I hate to say it , but more and more I’ve seen myself be influenced by a “purty bottle” ….I blame Amouage because they sucked me in with that nifty red Lyric woman bottle and now if they released something in a blue bottle, I’d be hard-pressed to not just run out and buy it, crossing my fingers that I loved the fragrance too! And now I find myself gazing adoringly at Bee Bottles and L’Artisan bottles….what a revolting development!!! However, I cackle happily over my plain black recharge cannisters of Vol de Nuit and Chamade—they’re ugly but I know my vintage sniffies are SAFE!
      Media hype, celebrity endorsements and corny ad copy mostly affects me in a negative way…..with the one exception of Tilda Swinton and Like This —which I was totally lemming but find that it makes me a little nauseous.

      • Karin says:

        Interesting comment about Like This, D. I just ordered a sample from Luckyscent (along with samples of Ninfeo Mio, Mandragore Pourpre, Duel, Calamus, Sel Marin, and Nuit de Tubereuse – weird combo, I know – gotta love Luckyscent!). Am definitely curious about Like This…

        • Daisy says:

          I never get what everyone gets out of a fragrance! **pout**
          My skin seems to pick a note and ‘run with it’ –in this case it’s the immortelle… just gets overwhelming!

    • AnnS says:

      For me, a good bottle is a cherry on top. The only time i’ve ever been influenced by a bottle was when I specifically sought out the .25 oz size of both Shalimar and Chamade extrait. I just really wanted those cute little perfume bottles. I did one time buy an empty vintage Mitsouko parfum bottle at a really low cost to put on my dresser. I am impressed when I can tell a lot of thought and design went into a bottle, but it’s not ususally that important to me. I think it is sad when a really beautiful bottle has a scent I don’t like it in, but I get over it. The Hillary Duff bottle is particularly nice for mass market.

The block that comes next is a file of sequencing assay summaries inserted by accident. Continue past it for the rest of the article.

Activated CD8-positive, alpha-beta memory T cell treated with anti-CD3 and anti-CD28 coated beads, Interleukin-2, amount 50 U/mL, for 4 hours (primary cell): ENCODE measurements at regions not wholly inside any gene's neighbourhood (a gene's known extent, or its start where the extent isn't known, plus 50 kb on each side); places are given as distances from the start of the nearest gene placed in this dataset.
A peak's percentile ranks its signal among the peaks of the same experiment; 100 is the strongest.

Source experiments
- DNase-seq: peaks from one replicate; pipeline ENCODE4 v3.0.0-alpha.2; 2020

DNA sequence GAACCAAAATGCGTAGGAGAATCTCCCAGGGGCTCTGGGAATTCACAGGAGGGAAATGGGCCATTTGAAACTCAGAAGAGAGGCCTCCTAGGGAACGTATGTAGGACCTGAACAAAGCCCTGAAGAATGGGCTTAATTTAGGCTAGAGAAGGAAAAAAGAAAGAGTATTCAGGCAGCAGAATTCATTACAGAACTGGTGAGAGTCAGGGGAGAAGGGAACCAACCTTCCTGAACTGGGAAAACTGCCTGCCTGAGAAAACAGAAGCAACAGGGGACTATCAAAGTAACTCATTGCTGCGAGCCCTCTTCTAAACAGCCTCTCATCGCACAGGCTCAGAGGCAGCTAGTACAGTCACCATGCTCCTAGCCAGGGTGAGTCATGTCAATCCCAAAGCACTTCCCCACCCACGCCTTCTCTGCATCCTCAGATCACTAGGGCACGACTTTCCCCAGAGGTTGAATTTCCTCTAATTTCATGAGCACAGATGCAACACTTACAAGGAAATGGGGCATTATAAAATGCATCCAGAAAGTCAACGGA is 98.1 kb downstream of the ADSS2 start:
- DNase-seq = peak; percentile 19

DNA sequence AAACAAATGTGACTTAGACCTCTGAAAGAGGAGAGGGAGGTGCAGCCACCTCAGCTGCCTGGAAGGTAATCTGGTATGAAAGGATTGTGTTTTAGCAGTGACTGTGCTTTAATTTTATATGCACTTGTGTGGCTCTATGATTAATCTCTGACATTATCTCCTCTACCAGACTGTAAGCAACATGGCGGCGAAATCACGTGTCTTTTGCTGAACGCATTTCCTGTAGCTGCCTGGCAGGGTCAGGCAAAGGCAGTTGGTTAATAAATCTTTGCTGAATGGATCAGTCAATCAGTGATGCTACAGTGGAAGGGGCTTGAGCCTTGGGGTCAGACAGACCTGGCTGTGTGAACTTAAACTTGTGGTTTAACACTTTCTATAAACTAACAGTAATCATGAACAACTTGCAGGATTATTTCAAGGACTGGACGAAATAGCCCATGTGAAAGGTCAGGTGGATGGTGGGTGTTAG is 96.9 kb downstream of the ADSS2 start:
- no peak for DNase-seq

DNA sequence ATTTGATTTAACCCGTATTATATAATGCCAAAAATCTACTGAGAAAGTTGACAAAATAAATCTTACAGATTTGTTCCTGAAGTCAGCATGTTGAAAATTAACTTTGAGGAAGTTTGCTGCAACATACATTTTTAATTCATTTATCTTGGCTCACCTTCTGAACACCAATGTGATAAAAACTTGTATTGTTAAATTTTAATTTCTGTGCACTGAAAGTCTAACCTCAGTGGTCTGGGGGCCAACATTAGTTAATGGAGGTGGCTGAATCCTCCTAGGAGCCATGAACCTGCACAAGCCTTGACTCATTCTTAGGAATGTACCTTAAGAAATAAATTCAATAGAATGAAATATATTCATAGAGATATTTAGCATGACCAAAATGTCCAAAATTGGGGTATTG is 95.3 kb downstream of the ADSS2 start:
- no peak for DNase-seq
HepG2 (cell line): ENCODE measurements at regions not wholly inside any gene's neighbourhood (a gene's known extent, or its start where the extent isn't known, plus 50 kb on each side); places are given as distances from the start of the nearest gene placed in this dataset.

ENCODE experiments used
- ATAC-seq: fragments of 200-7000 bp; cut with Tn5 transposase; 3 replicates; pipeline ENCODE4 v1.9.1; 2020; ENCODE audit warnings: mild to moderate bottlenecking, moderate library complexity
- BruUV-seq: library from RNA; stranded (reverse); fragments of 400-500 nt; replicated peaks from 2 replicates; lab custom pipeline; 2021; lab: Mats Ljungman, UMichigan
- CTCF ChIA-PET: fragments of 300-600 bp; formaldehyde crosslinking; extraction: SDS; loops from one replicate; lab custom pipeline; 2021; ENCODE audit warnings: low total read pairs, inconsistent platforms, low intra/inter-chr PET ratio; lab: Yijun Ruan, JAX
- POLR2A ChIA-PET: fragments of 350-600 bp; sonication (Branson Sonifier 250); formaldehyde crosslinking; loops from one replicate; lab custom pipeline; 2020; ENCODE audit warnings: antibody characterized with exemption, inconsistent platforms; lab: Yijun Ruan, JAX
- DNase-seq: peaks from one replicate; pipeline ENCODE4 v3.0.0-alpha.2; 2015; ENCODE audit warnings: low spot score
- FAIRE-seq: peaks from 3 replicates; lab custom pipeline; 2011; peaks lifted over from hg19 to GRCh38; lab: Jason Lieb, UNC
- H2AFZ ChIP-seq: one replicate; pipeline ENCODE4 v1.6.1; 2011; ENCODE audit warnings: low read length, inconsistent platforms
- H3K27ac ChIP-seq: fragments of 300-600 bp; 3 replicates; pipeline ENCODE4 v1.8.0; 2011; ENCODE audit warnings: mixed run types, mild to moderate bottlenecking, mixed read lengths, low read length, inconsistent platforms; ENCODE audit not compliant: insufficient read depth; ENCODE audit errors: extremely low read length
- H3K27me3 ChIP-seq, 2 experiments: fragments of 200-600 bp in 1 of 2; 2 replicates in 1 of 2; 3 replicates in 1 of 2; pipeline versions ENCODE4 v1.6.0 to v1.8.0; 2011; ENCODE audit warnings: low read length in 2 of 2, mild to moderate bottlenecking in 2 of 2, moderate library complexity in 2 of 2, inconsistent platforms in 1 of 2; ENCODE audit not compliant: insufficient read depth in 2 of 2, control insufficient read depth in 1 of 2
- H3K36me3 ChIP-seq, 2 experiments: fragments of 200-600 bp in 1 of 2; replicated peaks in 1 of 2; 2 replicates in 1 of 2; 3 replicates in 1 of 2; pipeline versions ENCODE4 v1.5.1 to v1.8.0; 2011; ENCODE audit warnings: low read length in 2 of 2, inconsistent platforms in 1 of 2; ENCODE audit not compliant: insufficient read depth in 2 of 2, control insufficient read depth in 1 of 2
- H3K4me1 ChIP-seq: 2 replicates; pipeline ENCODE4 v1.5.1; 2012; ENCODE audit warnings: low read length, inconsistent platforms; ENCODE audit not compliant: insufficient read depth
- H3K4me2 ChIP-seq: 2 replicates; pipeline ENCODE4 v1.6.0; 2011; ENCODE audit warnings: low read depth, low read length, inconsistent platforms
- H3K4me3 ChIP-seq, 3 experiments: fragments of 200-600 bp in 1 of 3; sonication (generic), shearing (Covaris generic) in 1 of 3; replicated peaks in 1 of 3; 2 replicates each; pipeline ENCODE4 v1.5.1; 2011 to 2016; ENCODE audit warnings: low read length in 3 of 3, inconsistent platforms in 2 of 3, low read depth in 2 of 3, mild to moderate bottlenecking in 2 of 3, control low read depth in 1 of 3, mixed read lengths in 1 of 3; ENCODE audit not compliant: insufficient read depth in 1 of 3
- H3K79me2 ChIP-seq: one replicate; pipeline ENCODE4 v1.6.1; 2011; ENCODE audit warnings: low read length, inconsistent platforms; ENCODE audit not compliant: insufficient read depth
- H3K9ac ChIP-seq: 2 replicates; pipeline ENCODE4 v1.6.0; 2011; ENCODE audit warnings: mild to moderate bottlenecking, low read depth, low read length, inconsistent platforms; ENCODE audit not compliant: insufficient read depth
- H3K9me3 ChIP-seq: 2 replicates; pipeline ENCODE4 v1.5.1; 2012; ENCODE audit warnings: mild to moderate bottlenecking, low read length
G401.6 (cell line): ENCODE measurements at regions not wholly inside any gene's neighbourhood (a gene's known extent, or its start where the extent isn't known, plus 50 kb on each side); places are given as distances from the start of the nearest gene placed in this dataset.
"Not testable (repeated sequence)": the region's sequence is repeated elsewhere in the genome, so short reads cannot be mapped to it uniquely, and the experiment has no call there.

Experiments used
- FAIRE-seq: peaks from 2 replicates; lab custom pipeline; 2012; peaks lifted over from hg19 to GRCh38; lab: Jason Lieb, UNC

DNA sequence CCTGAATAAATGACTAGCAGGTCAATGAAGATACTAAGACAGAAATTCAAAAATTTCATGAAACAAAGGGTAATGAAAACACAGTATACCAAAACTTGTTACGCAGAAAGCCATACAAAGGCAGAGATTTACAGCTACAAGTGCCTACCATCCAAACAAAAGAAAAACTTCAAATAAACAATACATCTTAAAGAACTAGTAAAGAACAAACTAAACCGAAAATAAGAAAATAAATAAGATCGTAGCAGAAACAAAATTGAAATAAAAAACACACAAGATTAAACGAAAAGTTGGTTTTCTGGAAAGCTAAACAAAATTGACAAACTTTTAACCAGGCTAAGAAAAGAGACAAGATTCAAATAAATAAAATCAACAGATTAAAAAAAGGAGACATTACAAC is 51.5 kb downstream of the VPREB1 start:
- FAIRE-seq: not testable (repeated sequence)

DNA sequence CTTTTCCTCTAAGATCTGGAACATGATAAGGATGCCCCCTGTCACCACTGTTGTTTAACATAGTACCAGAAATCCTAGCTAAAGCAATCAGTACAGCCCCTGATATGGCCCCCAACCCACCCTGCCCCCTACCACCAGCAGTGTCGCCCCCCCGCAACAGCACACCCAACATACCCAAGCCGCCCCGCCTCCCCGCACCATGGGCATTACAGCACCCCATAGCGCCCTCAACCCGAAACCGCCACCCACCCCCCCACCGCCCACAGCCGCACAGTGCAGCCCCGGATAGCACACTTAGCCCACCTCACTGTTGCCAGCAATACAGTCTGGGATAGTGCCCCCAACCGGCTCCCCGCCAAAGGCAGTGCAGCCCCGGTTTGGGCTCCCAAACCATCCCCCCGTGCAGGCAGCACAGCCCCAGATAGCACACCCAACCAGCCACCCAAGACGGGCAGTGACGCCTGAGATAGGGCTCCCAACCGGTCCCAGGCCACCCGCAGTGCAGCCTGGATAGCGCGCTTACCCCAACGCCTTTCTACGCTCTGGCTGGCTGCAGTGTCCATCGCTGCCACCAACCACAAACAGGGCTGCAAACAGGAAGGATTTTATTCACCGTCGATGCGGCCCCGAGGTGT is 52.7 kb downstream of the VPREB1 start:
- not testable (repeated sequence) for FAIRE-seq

• mals86 says:

        I bought an empty Chamade parfum bottle too, so I could hold it and look at it… it’s so pwetty.

    • SuddenlyInexplicably says:

      At the risk of stating the obvious, it seems to me that most of comments on the bottle design come when a new fragrance is announced and we have a nice photo of the bottle to look at but no actual perfume to smell!

      That being said, a poll on the topic would be interesting, because bottle design obviously has a major influence on some people, especially since we’ve all heard about–gasp!–people who buy vintage perfume just for the bottle and then pour the juice down the drain.

  8. eminere says:

    I predict megabucks from this.

  9. mals86 says:

    Okay, so I’m the ONLY person around here who likes pink pepper? Fine. I yam what I yam, I like what I like, nanny nanny boo boo. The rice powder is what gives *me* pause.

    However, I’m still annoyed that they messed up original Chloe, which I wore for more than a decade, and on principle have vowed not to bother with the new iterations of Chloe. (Bought an old bottle of the original on ebay in January, and it still smells great. It’s too connected to high school for me to wear it now, though – I just keep it as reference.)

    • maggiecat says:

      No, mals, I like pink pepper too. It HAS been ubiquitous lately, but that doesn’t mean that it doesn’t smell good and work well with a lot of other scents. It does. So there.

    • ggperfume says: